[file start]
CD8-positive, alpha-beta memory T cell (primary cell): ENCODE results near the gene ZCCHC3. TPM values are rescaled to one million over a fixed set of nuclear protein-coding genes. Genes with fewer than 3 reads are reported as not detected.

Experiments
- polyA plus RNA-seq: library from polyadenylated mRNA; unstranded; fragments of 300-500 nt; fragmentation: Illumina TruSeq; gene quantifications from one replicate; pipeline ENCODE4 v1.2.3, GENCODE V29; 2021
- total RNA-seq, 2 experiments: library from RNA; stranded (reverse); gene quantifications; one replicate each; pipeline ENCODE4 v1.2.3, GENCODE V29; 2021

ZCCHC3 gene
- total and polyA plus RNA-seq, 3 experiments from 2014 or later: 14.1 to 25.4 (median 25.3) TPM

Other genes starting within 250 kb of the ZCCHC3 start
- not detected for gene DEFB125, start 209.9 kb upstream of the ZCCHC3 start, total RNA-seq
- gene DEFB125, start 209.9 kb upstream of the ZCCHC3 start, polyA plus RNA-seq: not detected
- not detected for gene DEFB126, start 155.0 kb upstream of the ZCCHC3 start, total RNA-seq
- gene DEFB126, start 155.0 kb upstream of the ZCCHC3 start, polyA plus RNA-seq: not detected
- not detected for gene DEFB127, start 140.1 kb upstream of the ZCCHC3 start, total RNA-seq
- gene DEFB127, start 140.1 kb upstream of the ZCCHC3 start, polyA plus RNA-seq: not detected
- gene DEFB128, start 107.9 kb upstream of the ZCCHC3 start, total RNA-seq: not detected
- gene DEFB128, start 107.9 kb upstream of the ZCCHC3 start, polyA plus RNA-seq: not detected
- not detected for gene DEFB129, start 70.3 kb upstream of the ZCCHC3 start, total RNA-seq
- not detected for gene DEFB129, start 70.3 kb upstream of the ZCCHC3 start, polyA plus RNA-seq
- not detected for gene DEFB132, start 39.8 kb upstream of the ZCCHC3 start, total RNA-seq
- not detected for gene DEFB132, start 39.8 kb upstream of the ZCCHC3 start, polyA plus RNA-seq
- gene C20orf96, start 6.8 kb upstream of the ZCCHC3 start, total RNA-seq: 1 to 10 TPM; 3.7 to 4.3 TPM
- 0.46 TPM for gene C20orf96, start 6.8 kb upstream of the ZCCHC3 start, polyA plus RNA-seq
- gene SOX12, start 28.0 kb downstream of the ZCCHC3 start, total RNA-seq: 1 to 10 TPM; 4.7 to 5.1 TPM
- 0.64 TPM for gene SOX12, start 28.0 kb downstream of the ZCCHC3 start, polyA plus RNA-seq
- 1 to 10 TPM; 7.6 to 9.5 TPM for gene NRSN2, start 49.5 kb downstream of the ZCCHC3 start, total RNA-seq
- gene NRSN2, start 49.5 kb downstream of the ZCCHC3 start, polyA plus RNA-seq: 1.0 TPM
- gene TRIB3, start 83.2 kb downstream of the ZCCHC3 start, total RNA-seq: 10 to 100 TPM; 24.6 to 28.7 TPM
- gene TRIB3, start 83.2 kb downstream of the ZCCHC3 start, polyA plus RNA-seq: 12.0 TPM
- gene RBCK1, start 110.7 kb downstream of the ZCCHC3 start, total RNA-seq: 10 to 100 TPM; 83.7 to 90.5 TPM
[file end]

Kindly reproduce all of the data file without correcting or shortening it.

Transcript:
CD8-positive, alpha-beta memory T cell (primary cell): ENCODE results near the gene ZCCHC3. TPM values are rescaled to one million over a fixed set of nuclear protein-coding genes. Genes with fewer than 3 reads are reported as not detected.

Experiments
- polyA plus RNA-seq: library from polyadenylated mRNA; unstranded; fragments of 300-500 nt; fragmentation: Illumina TruSeq; gene quantifications from one replicate; pipeline ENCODE4 v1.2.3, GENCODE V29; 2021
- total RNA-seq, 2 experiments: library from RNA; stranded (reverse); gene quantifications; one replicate each; pipeline ENCODE4 v1.2.3, GENCODE V29; 2021

ZCCHC3 gene
- total and polyA plus RNA-seq, 3 experiments from 2014 or later: 14.1 to 25.4 (median 25.3) TPM

Other genes starting within 250 kb of the ZCCHC3 start
- not detected for gene DEFB125, start 209.9 kb upstream of the ZCCHC3 start, total RNA-seq
- gene DEFB125, start 209.9 kb upstream of the ZCCHC3 start, polyA plus RNA-seq: not detected
- not detected for gene DEFB126, start 155.0 kb upstream of the ZCCHC3 start, total RNA-seq
- gene DEFB126, start 155.0 kb upstream of the ZCCHC3 start, polyA plus RNA-seq: not detected
- not detected for gene DEFB127, start 140.1 kb upstream of the ZCCHC3 start, total RNA-seq
- gene DEFB127, start 140.1 kb upstream of the ZCCHC3 start, polyA plus RNA-seq: not detected
- gene DEFB128, start 107.9 kb upstream of the ZCCHC3 start, total RNA-seq: not detected
- gene DEFB128, start 107.9 kb upstream of the ZCCHC3 start, polyA plus RNA-seq: not detected
- not detected for gene DEFB129, start 70.3 kb upstream of the ZCCHC3 start, total RNA-seq
- not detected for gene DEFB129, start 70.3 kb upstream of the ZCCHC3 start, polyA plus RNA-seq
- not detected for gene DEFB132, start 39.8 kb upstream of the ZCCHC3 start, total RNA-seq
- not detected for gene DEFB132, start 39.8 kb upstream of the ZCCHC3 start, polyA plus RNA-seq
- gene C20orf96, start 6.8 kb upstream of the ZCCHC3 start, total RNA-seq: 1 to 10 TPM; 3.7 to 4.3 TPM
- 0.46 TPM for gene C20orf96, start 6.8 kb upstream of the ZCCHC3 start, polyA plus RNA-seq
- gene SOX12, start 28.0 kb downstream of the ZCCHC3 start, total RNA-seq: 1 to 10 TPM; 4.7 to 5.1 TPM
- 0.64 TPM for gene SOX12, start 28.0 kb downstream of the ZCCHC3 start, polyA plus RNA-seq
- 1 to 10 TPM; 7.6 to 9.5 TPM for gene NRSN2, start 49.5 kb downstream of the ZCCHC3 start, total RNA-seq
- gene NRSN2, start 49.5 kb downstream of the ZCCHC3 start, polyA plus RNA-seq: 1.0 TPM
- gene TRIB3, start 83.2 kb downstream of the ZCCHC3 start, total RNA-seq: 10 to 100 TPM; 24.6 to 28.7 TPM
- gene TRIB3, start 83.2 kb downstream of the ZCCHC3 start, polyA plus RNA-seq: 12.0 TPM
- gene RBCK1, start 110.7 kb downstream of the ZCCHC3 start, total RNA-seq: 10 to 100 TPM; 83.7 to 90.5 TPM